2 May 2012

Namibia: Volunteers Empower Young Women

Mariental — The Karas and Hardap regions face a high rate of teen pregnancy and gradually the spread of HIV/AIDS - and have to deal with armies of unemployed school dropouts.

United States (US) Peace Corps coordinator, Liz Wise, emphasized that due to an imbalance in problems for girls, the annual Southern Girls Conference was started by the US Peace Corps in 2005.

"HIV infection is higher in girls, according to a 2010 United Nations AIDS study," she said.

Wise explained that girls lack many things in the southern regions, including the lack of access to opportunities, especially for girls in the rural areas.

"Access to opportunities is unequal, thus we are trying to reach girls with lower socio-economic backgrounds to help close the gap," she told New Era in Mariental.

She was speaking during the conference that was held in Mariental over the weekend that included training sessions on gender roles, HIV/AIDS management, career planning, body image, self esteem and standing up for your rights, among others.

In addition, gender-based violence (GBV) is a major issue in the region. The volunteers attempted to provide girls with tools to face these challenges through the conference.

Wise, having lived in Schlip for two years, has firsthand experience with these issues, in addition to her colleagues also living in other rural towns who were exposed to the challenges girls face.

Wise explained that 11 Peace Corps volunteers as well as three Namibian volunteers trained the girls over the course of three days.

The girls (aged 12 to 16) are from different towns within the Hardap and Karas regions, from grades 7 to 10.

"This is the first year that the Ministry of Gender Equality and Child Welfare (MGECW) is involved since we started the conference in 2005," she said.

The conference was fully sponsored by MGECW to the tune of about N$50 000.

Furthermore, the conference used to be largely funded through private donations from the United States, the US Embassy in Windhoek, as well as Peace Corps, according to Wise.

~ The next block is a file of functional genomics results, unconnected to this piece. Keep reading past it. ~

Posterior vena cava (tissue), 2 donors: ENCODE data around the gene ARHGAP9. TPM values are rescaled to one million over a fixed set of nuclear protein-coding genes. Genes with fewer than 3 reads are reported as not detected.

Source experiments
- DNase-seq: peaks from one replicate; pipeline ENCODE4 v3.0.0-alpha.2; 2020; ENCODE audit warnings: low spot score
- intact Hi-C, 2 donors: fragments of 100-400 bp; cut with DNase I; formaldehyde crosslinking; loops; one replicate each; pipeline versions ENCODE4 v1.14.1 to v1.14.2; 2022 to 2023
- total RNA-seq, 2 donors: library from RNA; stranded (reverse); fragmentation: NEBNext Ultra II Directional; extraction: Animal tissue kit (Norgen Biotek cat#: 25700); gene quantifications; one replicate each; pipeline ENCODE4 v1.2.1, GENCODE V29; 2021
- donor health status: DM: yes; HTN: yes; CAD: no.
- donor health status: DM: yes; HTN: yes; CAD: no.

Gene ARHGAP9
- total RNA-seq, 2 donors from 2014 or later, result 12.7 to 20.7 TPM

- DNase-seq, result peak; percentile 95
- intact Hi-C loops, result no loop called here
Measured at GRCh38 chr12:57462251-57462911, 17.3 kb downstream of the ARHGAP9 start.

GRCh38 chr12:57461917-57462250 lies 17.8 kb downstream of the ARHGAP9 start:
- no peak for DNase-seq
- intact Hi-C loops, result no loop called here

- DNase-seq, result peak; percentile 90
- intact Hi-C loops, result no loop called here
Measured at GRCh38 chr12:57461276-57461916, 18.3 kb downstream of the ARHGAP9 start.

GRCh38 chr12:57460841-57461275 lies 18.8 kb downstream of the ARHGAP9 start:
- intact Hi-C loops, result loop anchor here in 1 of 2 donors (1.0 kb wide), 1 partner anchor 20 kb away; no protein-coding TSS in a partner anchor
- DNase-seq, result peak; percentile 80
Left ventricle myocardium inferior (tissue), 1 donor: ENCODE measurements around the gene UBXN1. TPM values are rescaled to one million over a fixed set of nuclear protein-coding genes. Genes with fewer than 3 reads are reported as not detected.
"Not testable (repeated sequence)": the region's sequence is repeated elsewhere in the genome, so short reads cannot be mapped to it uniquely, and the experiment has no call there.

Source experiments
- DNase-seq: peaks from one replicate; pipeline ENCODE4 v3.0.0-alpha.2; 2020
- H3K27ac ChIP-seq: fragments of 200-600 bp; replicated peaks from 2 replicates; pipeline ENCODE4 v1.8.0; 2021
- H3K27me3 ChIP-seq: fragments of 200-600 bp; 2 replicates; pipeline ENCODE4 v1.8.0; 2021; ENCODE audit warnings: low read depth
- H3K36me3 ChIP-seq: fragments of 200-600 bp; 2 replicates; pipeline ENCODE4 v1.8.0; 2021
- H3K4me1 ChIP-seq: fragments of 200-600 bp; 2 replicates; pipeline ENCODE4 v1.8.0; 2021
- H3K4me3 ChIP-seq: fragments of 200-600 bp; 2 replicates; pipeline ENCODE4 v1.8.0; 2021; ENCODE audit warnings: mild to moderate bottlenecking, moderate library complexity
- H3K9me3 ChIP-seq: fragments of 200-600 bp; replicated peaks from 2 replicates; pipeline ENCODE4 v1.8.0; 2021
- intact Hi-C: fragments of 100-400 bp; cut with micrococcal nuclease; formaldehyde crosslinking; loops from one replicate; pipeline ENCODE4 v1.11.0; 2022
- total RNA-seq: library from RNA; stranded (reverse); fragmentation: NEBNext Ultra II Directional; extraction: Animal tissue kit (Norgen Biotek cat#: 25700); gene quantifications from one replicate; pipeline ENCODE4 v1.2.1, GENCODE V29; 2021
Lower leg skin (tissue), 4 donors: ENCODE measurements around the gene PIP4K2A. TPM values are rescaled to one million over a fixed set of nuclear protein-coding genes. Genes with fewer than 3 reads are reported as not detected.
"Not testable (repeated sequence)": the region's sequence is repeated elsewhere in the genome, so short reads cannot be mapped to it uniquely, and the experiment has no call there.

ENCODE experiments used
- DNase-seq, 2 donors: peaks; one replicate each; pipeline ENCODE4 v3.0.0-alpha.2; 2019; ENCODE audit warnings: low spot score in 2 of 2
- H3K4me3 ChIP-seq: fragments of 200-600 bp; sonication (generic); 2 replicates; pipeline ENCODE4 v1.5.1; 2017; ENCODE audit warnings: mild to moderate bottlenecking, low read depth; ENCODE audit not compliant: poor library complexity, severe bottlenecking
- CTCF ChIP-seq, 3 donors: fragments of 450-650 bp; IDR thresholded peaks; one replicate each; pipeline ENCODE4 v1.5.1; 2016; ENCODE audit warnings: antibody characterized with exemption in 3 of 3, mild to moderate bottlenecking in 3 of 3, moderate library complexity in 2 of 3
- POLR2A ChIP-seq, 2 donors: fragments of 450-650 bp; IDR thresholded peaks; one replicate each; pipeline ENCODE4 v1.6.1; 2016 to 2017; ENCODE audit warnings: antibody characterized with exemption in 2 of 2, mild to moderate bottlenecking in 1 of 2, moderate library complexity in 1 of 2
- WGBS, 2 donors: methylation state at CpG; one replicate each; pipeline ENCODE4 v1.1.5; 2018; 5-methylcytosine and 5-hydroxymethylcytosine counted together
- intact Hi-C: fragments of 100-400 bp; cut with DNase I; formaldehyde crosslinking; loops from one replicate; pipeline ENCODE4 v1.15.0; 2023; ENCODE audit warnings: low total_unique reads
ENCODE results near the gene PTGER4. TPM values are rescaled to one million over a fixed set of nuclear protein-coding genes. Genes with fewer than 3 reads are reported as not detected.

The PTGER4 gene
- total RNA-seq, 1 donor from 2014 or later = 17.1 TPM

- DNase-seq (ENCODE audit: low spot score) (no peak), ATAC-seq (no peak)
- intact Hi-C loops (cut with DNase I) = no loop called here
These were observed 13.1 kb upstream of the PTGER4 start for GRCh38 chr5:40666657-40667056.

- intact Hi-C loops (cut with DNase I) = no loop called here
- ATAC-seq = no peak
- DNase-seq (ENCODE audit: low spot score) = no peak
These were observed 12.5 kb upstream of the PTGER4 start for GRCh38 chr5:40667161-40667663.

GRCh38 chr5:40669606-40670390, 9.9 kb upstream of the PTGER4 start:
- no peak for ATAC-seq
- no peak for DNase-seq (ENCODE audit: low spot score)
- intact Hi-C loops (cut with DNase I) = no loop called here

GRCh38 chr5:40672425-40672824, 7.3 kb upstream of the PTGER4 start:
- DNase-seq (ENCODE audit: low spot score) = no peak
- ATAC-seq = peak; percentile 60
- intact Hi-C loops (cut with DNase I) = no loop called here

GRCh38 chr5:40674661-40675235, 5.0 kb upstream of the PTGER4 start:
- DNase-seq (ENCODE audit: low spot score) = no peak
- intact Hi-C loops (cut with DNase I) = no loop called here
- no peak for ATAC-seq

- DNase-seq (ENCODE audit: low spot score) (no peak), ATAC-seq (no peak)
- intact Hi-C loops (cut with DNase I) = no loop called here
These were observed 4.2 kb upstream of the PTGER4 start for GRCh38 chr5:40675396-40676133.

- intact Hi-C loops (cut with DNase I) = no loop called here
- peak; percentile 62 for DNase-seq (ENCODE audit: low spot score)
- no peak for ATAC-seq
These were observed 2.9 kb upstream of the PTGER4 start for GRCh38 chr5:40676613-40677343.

She explained that the girls were selected through an application process where they had to write an essay about who is a woman role model in their lives and what qualities makes this person a role model.

"I have been personally part of the conference since 2010 and I have seen that it has increased interest in leadership, greater self-confidence and a desire to take more active roles for the future," she said.

Wise added that due to getting information on HIV at a young age, the girls approach the disease more critically with the help of the conference, instead of just saying it is bad just because they are told so. "They critically approach it with the thinking of how it actually affects them. They go back to school with a new attitude," she said.

She added that the conference helps to reduce the number of teens getting pregnant and dropping out, in addition to helping share their newly acquired knowledge and skills with community members.

"However, we need to develop a programme where we formally follow up on the progress of the girls in partnership with the ministry," she said.

Wise hoped to spread the conference to all the regions through the ministry, as Peace Corps volunteers may not be in Namibia forever.

Moreover, Peace Corps volunteers run various programmes nationwide, including Camp Glow, which is a national youth leadership camp inclusive of girls and boys. Another is Every One Wants Acceptance (EOWA), in the Caprivi and Kavango regions, also inclusive of girls and boys in cooperation with the Ministry of Education. Camp Glow works with the Foundation for African Women Educators in Namibia.

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